There are many biographies of Anne Frank geared to young readers. This new graphic novel stands out for its to-the-point-clarity and its avoidance of sentimentality, even as it emphasizes Anne’s positive attitude and optimistic views. The story is told movingly; Anne is presented heroically; and the progression of the historical events surrounding the Franks is told with just the appropriate amount of drama, allowing the personalities to shine. A sincere appreciation for those who helped the family during their time in hiding is a significant part of what this book conveys.
Brad Meltzer and Christopher Eliopoulos have perfectly integrated the art and text, creating an effective portrait of a family and an era. The text employs both narration and speech bubbles, and excellent judgment is shown as to which is most effective scene by scene. Facial expression and background detail enhance the text. Of particular note is the drawing of the Secret Annex, which evokes the crowding and claustrophobia inherent in the scene. The important elements of the diary are all included; while a graphic novel doesn’t replace a close reading of the diary itself, this one serves as an excellent introduction and may pique curiosity and a desire to learn more.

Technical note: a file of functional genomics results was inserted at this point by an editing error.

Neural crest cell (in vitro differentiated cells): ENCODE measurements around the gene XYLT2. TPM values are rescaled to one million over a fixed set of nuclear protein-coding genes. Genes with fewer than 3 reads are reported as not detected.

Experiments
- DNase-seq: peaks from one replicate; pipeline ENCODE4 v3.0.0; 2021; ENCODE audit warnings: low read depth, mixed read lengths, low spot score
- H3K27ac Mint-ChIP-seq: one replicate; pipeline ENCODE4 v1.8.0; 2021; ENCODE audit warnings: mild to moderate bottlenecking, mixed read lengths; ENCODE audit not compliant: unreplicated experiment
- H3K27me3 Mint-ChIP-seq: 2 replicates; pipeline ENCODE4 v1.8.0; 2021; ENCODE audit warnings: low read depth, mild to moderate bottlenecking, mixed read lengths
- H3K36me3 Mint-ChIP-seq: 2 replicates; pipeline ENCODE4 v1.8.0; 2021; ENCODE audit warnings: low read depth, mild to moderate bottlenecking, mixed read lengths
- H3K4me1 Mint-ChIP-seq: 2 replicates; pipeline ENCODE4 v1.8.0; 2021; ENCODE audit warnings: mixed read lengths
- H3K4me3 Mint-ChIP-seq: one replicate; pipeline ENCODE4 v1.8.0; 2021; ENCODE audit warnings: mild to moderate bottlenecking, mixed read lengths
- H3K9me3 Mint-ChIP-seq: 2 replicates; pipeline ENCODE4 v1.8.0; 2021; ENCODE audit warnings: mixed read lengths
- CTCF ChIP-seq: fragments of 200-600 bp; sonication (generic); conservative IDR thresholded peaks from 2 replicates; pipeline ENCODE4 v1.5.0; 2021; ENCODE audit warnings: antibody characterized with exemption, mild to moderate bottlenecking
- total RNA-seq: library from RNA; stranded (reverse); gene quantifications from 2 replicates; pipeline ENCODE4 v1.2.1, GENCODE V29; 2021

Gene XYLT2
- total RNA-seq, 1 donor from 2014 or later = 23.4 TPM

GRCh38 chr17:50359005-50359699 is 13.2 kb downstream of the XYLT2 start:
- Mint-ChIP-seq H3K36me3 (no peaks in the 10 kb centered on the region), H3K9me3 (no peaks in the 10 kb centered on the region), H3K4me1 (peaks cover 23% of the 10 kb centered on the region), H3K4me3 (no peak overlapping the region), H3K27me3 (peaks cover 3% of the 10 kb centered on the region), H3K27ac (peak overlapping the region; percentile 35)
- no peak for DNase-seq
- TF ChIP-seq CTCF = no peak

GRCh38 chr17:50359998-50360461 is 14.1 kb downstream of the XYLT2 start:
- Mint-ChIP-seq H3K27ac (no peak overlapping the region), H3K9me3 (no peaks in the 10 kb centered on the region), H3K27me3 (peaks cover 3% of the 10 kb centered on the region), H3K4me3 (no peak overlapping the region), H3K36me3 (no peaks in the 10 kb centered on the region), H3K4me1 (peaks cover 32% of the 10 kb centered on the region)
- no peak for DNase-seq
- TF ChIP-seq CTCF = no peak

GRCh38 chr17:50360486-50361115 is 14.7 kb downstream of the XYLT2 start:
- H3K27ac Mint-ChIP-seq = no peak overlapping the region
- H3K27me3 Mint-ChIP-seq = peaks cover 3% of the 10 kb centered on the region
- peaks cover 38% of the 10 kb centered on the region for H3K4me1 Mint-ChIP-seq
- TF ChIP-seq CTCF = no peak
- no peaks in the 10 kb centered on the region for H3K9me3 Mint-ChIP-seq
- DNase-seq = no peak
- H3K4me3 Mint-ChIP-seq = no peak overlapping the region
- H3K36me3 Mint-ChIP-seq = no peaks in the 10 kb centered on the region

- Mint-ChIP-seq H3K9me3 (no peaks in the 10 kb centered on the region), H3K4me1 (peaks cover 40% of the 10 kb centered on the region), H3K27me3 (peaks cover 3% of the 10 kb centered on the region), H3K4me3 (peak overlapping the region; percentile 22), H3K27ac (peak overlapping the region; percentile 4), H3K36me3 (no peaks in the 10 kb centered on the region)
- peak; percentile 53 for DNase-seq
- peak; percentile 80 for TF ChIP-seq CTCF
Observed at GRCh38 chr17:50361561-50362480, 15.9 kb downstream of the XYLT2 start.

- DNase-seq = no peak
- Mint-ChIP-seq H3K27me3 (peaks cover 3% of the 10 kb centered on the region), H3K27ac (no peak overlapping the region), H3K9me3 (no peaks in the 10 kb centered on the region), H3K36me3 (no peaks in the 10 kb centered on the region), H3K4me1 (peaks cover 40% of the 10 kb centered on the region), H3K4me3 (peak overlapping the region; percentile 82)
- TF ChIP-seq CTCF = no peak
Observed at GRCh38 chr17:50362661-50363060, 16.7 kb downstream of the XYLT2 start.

I Am Anne Frank is part of Meltzer’s extensive series Ordinary People Change the World, which tells in graphic form the stories of many notable figures of interest to children. This one is an essential addition to the series. Anne becomes an accessible role model for her sparkling personality and fine character, and there is also a fitting emphasis on the legacy of hope she left behind. A short epilogue is included as part of the artistic whole and includes a touching picture of children reading and learning about Anne Frank and absorbing the lessons she had to teach.
The author includes a timeline and a suggested reading list, which provide context and additional information.
Michal Hoschander Malen is the editor of Jewish Book Council’s young adult and children’s book reviews. A former librarian, she has lectured on topics relating to literacy, run book clubs, and loves to read aloud to her grandchildren.